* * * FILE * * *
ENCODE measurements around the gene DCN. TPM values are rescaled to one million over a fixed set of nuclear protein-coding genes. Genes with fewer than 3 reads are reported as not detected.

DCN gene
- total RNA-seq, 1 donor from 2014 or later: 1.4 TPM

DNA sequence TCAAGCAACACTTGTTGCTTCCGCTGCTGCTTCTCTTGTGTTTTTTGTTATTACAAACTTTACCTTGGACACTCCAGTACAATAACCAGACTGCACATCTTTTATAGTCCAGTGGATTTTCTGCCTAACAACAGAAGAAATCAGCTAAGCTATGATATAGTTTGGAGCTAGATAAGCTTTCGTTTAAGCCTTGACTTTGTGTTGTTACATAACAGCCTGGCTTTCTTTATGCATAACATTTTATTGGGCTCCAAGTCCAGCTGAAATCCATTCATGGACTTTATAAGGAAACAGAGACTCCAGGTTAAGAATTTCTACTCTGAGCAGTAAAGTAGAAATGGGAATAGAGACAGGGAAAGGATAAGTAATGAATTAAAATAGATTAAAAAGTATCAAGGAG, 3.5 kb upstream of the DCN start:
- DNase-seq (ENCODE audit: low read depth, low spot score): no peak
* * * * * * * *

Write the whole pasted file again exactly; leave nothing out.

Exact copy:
ENCODE measurements around the gene DCN. TPM values are rescaled to one million over a fixed set of nuclear protein-coding genes. Genes with fewer than 3 reads are reported as not detected.

DCN gene
- total RNA-seq, 1 donor from 2014 or later: 1.4 TPM

DNA sequence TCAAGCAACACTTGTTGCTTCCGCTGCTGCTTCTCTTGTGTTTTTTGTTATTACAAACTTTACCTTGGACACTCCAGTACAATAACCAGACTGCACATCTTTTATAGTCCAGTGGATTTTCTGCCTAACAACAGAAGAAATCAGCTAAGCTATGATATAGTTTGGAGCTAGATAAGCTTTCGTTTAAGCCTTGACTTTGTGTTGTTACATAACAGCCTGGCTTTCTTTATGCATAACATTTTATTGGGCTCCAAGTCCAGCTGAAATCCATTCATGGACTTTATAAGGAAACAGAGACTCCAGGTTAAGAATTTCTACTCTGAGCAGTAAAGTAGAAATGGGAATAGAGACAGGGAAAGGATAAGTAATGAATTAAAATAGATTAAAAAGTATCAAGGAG, 3.5 kb upstream of the DCN start:
- DNase-seq (ENCODE audit: low read depth, low spot score): no peak